Insect and Disease Identification Thread


#363

Yes, yours is one of the more plain-looking hoppers, likely one of the Buffalo Treehoppers, genus Ceresa.


#364

I was wondering if anyone had an idea what these bugs might be. The picture isn’t the best (sorry but the best I can do with my camera), so let me describe it some:

They are currently dead, one or two of them at the tips of some branches on an Early Fuji apple. I also see one on the underside of the leaf here and there. They appear “stuck” to the end of the branch or leaf; I can move the branches around and they don’t come off. They are roughly 3/16" long, clear winged, black body and might be a wasp or perhaps just a fly (hard to tell the body shape as some drying has occurred).

(The bugs are on the top of the that branch in the foreground, at the right end, somewhat out of focus)

Anyone have any clue what these might be, and if they are friend or foe?


#365

This one is watching over its nest of very many little ones just hatched.
0707181349a


#366

Steve333: Cannot ID the insect from the photo, but one possibility given the description is a moulted exoskeleton of some bug. These can be quite lifelike but do not move when disturbed.

See if you camera has a “macro” or even a flower mode for closeups.


#367

Thanks Larry. Here’s another from my cell’s camera (odd that the cell phone’s camera did a better job of close in focus than my separate camera, but who knows). Anyhow this pic shows what’s left of the bugs in much better detail.


#368

Looks like a dead fly to me. Lol


#369

If there is nothing sticky on those twig ends, I don’t know what is going on. It does look like flies (if one pair of wings rather than two pairs)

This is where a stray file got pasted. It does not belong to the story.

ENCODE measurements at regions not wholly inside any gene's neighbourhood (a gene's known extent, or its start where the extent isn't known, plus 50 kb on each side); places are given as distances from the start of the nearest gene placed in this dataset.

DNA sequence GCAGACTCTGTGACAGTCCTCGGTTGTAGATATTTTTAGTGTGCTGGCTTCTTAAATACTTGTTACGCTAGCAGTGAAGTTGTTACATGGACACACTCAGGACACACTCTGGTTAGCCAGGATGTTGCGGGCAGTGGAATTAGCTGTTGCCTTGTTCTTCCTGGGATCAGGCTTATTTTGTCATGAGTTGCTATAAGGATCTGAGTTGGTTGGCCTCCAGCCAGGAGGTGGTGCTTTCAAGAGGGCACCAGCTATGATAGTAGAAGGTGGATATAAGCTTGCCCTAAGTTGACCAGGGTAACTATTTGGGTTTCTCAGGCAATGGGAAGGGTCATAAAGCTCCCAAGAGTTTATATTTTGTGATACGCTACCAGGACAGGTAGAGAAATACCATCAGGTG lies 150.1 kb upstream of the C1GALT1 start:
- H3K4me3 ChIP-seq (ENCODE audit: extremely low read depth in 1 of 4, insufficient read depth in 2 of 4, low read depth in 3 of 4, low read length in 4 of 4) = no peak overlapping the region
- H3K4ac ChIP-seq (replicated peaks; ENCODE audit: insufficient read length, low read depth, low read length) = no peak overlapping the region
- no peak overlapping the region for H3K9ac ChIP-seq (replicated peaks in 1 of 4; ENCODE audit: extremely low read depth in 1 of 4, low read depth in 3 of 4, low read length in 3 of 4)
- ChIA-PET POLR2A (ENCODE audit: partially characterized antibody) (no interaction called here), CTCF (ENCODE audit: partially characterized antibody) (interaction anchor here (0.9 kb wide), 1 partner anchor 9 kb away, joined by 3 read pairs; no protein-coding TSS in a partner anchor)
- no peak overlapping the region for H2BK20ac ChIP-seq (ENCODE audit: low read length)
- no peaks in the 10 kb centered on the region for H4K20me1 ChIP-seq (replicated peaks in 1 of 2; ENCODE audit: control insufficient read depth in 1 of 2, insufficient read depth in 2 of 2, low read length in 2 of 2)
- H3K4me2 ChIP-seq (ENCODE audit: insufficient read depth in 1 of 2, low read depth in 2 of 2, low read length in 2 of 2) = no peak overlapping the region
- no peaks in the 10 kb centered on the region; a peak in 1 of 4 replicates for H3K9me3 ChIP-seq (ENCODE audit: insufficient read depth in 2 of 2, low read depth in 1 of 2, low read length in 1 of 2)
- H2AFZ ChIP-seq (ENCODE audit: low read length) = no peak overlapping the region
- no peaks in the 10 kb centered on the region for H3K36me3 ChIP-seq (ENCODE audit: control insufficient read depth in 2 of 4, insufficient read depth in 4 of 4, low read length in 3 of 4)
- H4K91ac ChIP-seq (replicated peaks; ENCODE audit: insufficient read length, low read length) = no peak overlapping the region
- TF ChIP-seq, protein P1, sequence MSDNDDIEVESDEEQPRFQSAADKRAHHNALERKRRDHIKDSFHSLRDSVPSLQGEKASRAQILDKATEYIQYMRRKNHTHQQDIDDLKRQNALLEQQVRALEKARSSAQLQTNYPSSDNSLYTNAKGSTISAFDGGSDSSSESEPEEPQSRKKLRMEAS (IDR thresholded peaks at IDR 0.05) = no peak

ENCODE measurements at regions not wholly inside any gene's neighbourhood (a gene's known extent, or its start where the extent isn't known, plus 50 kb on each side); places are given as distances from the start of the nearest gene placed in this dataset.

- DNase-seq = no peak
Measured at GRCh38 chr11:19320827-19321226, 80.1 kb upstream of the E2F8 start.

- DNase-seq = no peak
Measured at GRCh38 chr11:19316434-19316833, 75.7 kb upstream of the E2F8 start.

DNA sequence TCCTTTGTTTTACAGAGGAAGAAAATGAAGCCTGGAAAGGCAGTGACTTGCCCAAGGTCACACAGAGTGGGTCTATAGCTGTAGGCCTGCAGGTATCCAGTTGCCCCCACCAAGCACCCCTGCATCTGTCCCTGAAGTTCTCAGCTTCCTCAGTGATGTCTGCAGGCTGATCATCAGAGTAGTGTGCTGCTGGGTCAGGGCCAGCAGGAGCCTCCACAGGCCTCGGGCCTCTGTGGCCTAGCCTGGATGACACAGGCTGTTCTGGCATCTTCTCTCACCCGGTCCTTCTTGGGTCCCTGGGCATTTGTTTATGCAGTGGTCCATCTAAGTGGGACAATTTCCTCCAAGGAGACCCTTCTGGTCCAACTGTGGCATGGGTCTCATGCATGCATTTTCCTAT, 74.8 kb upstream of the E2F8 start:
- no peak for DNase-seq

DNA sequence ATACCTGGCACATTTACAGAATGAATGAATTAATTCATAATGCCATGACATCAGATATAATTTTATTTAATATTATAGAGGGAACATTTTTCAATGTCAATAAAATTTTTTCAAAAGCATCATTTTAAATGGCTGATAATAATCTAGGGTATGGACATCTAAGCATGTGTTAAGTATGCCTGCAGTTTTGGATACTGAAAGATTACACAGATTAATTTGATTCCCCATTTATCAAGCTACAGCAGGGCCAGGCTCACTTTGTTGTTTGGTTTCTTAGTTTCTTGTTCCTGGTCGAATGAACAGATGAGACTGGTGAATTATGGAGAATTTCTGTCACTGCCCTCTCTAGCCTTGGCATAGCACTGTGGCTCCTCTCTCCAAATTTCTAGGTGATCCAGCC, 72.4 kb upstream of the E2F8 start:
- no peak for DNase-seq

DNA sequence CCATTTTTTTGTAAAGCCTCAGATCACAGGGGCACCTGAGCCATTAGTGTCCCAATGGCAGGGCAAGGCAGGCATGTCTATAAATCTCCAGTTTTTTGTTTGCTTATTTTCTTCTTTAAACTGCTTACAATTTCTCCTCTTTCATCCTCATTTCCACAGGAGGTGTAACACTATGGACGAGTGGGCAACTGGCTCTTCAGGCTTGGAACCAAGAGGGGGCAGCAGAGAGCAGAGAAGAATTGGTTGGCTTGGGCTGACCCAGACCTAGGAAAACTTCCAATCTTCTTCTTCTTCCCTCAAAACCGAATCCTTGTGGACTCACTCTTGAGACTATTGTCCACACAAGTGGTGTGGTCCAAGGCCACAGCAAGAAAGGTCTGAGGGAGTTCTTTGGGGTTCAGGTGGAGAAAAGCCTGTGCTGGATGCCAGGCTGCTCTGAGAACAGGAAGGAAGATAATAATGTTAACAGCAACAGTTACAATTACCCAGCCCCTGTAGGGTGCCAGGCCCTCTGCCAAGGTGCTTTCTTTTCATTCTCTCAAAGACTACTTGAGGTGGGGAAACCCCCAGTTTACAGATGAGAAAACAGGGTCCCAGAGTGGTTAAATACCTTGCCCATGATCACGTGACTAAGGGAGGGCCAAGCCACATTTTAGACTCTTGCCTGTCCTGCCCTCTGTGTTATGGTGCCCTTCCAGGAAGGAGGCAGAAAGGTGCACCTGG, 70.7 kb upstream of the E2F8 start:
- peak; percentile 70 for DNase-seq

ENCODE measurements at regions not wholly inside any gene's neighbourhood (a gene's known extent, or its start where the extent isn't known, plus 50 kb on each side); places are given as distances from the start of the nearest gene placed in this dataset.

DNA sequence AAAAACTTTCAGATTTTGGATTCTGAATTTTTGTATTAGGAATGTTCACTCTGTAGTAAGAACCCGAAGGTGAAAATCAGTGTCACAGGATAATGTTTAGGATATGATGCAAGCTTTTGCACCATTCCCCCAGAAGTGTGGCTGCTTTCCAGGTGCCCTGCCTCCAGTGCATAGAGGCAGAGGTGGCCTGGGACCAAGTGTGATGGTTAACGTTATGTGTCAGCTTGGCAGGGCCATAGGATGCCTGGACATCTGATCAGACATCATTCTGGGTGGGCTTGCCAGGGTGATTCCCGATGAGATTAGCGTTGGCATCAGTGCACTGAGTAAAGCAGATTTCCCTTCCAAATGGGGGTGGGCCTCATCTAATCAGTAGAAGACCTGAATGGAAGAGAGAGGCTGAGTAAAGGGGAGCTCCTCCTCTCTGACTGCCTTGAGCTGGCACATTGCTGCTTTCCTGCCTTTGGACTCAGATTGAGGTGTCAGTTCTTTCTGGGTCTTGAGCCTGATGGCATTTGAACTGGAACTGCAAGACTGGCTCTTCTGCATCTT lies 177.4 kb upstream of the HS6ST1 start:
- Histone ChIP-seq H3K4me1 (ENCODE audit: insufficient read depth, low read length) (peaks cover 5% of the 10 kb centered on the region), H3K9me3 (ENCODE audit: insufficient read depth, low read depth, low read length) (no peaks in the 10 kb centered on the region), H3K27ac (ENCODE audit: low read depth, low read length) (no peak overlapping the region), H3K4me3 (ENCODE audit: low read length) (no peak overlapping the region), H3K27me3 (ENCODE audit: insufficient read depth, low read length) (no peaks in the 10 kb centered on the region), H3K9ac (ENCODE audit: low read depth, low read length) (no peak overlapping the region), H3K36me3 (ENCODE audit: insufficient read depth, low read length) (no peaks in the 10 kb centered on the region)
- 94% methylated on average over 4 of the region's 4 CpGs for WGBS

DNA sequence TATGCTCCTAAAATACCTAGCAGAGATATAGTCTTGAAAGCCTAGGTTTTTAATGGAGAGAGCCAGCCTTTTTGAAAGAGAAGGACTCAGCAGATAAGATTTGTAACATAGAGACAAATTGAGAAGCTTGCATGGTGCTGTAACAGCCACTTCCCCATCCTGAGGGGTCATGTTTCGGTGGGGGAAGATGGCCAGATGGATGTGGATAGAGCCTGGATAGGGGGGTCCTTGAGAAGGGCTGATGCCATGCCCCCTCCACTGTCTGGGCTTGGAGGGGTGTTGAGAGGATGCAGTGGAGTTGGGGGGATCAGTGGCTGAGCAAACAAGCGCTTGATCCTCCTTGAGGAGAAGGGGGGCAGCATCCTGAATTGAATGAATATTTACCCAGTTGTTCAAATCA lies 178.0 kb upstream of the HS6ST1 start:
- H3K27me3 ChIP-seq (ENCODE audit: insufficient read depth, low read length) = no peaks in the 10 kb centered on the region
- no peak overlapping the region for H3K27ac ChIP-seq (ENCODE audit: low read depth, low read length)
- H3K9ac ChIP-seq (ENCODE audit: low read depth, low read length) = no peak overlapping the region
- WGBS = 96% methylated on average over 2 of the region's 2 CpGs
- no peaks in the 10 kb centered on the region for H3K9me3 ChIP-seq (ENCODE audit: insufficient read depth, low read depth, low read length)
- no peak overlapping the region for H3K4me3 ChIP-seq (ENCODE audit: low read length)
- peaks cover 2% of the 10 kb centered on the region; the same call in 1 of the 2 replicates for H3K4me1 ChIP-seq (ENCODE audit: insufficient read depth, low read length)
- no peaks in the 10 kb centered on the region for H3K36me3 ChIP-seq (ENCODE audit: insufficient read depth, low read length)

#370

Larry and others,
What is this bug? It is small and a bit orangy on my jujube leave.


#371

Steve333
That is likely Entomophthora muscae , a fungus that kills flys
They often climb to the top of a plant with a death grip. And die.


#372

Thanks Hillbilly. Nice to think I might have some of that fungus around, as I didn’t spray any insecticides on the trees this spring.

And while I’m glad they are dead, anyone venture a guess as to what type of bug they were, friend or foe? Just wondering if they are something which needs to be managed in the orchard.


#373

mamaug: possibly a treehopper nymph. How do they move when disturbed?

Hillbilly: very interesting, thanks for the info.


#374

It did move. The look of it ( not the color) reminded me of a frog. It did not hop but just move away like other bugs when I tried to touch it.

Ihave not seen it before so I was curious. Thank you.


#375

Not sure what did this but am guessing earwig. These were in zip lock baggies.


#376

Looks like earwigs.


#377

Yeah, earwigs

How they manage to get into the bags when most other insects don’t is a mystery


#378

Earwigs have no problem climbing in through the lower corners of bags that are cut for ventilation.

Other insects try to get in where the stems are. If bags are tightly closed , those bugs can’t do anything. Also, PC or coddling moths seem unable to fly through those two corner holesto get to fruit. Hope they never figure it out.


#379

Saw this tomato hornworm yesterday with parasitic wasp eggs on it’s back. Gross.


The incredible tomato/tobacco hornworm
#380

I love finding these worms in this condition.


#381

Found several of these feasting on my elderberry plants yesterday, any ideals what it might be or become? Friend or foe?


#382

That could be a Silk Moth caterpillar. Brady
http://www.wormspit.com/cecropia.htm